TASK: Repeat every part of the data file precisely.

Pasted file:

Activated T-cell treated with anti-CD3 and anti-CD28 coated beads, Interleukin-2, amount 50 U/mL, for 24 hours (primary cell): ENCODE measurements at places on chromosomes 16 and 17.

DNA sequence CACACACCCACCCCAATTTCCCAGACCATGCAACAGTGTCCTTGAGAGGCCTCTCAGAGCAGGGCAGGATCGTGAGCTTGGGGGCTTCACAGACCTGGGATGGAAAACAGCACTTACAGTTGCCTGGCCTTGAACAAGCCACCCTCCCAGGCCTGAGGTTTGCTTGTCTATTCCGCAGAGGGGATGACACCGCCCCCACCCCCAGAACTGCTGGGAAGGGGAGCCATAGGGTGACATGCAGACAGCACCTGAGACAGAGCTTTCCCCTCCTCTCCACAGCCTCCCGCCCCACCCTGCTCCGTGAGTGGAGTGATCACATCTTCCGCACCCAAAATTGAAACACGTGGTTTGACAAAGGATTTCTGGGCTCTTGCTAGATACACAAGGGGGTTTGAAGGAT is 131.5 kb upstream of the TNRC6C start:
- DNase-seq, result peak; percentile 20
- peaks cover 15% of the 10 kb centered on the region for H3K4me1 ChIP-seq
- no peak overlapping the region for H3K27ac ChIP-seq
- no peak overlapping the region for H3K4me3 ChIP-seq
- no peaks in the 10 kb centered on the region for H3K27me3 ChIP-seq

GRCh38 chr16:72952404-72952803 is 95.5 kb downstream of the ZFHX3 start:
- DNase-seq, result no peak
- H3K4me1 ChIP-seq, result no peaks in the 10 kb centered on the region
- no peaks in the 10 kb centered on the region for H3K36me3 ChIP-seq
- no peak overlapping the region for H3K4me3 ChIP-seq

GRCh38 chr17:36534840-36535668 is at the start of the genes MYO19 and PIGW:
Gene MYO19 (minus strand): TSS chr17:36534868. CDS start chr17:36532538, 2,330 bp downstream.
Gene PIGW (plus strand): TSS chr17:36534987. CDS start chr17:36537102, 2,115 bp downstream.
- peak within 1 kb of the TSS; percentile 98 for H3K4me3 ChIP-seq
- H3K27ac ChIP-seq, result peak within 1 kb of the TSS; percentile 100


Activated T-cell treated with anti-CD3 and anti-CD28 coated beads, Interleukin-2, amount 50 U/mL, for 24 hours (primary cell): ENCODE measurements at places on chromosomes 16 and 17.

DNA sequence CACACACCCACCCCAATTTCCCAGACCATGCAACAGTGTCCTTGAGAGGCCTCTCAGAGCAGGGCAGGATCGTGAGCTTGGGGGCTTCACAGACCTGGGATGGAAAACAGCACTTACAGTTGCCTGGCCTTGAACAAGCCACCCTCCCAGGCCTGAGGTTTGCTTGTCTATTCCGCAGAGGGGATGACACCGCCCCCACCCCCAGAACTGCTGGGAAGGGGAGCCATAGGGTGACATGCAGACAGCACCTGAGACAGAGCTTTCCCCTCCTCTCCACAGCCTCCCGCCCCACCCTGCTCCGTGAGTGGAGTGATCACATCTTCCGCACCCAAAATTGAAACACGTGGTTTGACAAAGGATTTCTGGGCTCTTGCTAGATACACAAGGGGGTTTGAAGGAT is 131.5 kb upstream of the TNRC6C start:
- DNase-seq, result peak; percentile 20
- peaks cover 15% of the 10 kb centered on the region for H3K4me1 ChIP-seq
- no peak overlapping the region for H3K27ac ChIP-seq
- no peak overlapping the region for H3K4me3 ChIP-seq
- no peaks in the 10 kb centered on the region for H3K27me3 ChIP-seq

GRCh38 chr16:72952404-72952803 is 95.5 kb downstream of the ZFHX3 start:
- DNase-seq, result no peak
- H3K4me1 ChIP-seq, result no peaks in the 10 kb centered on the region
- no peaks in the 10 kb centered on the region for H3K36me3 ChIP-seq
- no peak overlapping the region for H3K4me3 ChIP-seq

GRCh38 chr17:36534840-36535668 is at the start of the genes MYO19 and PIGW:
Gene MYO19 (minus strand): TSS chr17:36534868. CDS start chr17:36532538, 2,330 bp downstream.
Gene PIGW (plus strand): TSS chr17:36534987. CDS start chr17:36537102, 2,115 bp downstream.
- peak within 1 kb of the TSS; percentile 98 for H3K4me3 ChIP-seq
- H3K27ac ChIP-seq, result peak within 1 kb of the TSS; percentile 100